April 20 (UPI) -- North Korea's power supply situation is "not good," and the regime must strive for better results, Pyongyang's minister of electric power industry said Monday.
In a column that ran in Korean Workers' Party newspaper Rodong Sinmun, Minister Kim Man Su said the power supply situation is less than adequate, industrial production has been "hindered," and "people's lives remain uncomfortable."
North Korea's electricity has historically been in short supply. Before the coronavirus pandemic prompted Pyongyang to close its borders, analysts had said the majority of the population has only intermittent access to electricity.
On Monday, Kim said in his article the solution to the worsening power shortage situation is to bring thermal power stations online and develop new thermal power plants.
Thermal power is more effective than hydropower, Kim said, citing declining water levels in North Korean reservoirs. The senior North Korean also said Bukchang Thermal Power Plant and Pyongyang Thermal Power Plant are examples of high-performing sites.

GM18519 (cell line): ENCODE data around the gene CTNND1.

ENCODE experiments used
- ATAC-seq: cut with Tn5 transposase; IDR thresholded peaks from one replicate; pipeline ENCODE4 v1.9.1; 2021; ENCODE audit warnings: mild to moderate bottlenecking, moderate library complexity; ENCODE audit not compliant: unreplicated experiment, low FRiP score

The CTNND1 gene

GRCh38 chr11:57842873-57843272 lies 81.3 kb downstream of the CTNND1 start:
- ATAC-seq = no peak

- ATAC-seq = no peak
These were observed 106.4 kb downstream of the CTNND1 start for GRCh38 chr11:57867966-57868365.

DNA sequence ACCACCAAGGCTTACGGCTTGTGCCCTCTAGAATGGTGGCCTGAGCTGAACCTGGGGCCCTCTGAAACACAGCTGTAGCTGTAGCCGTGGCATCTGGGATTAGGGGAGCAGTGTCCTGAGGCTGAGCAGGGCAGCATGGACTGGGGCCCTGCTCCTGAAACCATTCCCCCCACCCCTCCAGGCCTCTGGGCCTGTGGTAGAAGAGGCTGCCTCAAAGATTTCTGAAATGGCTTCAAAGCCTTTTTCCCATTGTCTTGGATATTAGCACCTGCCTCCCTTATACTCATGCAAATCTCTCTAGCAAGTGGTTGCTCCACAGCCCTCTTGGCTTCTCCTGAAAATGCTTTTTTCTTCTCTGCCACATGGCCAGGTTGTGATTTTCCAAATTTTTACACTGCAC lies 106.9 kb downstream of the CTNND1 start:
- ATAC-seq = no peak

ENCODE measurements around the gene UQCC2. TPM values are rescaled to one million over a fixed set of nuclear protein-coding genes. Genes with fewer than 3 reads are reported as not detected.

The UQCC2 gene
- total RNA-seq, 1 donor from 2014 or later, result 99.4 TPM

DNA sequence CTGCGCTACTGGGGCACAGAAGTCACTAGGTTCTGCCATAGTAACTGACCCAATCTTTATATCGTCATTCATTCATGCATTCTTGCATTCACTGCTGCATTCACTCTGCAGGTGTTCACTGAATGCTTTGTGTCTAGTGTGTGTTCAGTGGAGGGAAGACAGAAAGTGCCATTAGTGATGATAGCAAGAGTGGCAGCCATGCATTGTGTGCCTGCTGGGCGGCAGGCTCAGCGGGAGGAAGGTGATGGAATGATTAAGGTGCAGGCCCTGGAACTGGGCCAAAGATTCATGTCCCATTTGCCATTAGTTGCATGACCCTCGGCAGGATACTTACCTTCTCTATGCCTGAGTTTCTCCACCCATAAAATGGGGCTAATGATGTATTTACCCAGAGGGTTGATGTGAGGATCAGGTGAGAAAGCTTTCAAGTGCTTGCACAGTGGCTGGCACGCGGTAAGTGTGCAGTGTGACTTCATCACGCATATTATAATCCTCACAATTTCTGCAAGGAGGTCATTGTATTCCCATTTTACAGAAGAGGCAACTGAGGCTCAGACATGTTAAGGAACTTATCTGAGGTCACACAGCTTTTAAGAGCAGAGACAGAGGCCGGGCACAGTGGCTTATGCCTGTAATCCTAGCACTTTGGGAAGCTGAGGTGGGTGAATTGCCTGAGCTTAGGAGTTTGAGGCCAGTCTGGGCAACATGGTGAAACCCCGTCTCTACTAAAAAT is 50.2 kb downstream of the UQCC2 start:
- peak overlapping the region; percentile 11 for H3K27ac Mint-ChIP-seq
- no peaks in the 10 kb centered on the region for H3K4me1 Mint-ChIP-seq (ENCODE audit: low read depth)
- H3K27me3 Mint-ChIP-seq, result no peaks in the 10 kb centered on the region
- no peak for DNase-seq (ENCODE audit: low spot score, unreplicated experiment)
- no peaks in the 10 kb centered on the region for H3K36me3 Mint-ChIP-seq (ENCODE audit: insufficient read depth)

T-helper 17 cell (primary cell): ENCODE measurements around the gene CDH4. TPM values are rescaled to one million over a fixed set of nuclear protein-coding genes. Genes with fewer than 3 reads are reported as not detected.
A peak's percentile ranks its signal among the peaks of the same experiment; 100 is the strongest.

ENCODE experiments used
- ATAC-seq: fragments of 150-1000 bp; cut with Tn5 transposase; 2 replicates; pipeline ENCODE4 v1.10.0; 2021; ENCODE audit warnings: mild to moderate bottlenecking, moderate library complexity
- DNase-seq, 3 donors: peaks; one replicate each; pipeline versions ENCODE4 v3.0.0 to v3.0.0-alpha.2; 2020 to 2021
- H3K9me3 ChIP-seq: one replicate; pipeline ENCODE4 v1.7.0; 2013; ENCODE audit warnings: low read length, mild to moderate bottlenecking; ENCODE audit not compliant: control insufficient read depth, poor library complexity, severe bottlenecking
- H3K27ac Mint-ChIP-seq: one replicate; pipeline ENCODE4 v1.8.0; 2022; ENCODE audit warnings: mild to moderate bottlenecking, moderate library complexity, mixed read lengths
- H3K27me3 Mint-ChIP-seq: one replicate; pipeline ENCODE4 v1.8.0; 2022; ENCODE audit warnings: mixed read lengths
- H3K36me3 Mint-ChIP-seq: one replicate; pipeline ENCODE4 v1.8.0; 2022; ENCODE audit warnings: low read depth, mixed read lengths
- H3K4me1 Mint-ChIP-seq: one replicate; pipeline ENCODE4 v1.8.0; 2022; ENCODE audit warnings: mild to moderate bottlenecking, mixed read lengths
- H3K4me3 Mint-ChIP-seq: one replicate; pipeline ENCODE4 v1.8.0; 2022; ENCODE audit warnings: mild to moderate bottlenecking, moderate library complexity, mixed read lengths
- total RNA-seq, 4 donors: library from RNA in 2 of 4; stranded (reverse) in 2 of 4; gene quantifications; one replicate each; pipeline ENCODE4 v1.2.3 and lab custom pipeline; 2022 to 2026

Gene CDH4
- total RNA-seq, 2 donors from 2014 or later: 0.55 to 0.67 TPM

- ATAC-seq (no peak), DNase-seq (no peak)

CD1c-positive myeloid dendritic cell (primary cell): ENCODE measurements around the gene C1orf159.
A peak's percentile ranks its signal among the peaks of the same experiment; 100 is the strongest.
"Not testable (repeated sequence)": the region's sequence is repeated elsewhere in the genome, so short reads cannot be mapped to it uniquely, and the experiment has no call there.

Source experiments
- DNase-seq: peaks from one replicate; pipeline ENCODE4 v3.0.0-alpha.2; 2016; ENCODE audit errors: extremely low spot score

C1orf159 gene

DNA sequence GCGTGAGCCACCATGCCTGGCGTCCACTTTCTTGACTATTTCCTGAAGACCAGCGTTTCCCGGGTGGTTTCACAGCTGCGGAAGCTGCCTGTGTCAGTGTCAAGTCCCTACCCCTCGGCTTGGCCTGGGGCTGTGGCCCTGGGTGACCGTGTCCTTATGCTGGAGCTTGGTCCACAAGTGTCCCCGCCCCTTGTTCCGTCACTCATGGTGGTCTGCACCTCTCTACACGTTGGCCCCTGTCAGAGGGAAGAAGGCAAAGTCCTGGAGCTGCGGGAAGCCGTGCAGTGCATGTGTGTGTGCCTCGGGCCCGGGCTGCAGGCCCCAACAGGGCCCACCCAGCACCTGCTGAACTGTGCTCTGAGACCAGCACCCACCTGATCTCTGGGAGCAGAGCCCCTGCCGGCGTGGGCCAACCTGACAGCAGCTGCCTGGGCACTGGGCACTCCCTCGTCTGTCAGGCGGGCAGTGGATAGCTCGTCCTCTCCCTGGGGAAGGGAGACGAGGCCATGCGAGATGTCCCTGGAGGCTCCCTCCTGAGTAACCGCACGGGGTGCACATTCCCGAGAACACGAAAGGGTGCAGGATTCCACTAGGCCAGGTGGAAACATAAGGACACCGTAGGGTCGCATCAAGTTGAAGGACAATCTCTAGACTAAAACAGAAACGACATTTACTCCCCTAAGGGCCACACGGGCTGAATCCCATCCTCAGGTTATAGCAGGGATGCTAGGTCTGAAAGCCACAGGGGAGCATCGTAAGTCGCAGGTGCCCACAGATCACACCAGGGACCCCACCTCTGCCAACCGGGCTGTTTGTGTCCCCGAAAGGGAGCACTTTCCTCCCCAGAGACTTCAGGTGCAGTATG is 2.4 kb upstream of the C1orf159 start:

"We are pushing forward with advanced repairs of boilers, the computerization of automated equipment to increase per unit output while reducing coal consumption in thermal power plants," Kim said.
The statement did not mention the novel coronavirus.
North Korea has claimed zero cases of COVID-19 since January. On Monday Pyongyang propaganda service Naenara said the regime is preparing to reopen schools.
"Emergency prevention" agencies and education institutions are taking measures to prepare for the reopening of schools for high school and university students, state media said.
North Korea has suggested it has defended the country against the coronavirus, but last month Kim Jong Un ordered the construction of a new hospital in Pyongyang.
The project is to be completed by October in time for the 75th anniversary of the Workers' Party.
The construction of the hospital could be an opportunity for inter-Korea cooperation, a former South Korean official said Monday.
Former Unification Minister Lee Jong-seok said at a conference of the National Unification Advisory Council the South could offer medical support for the hospital, Newsis reported.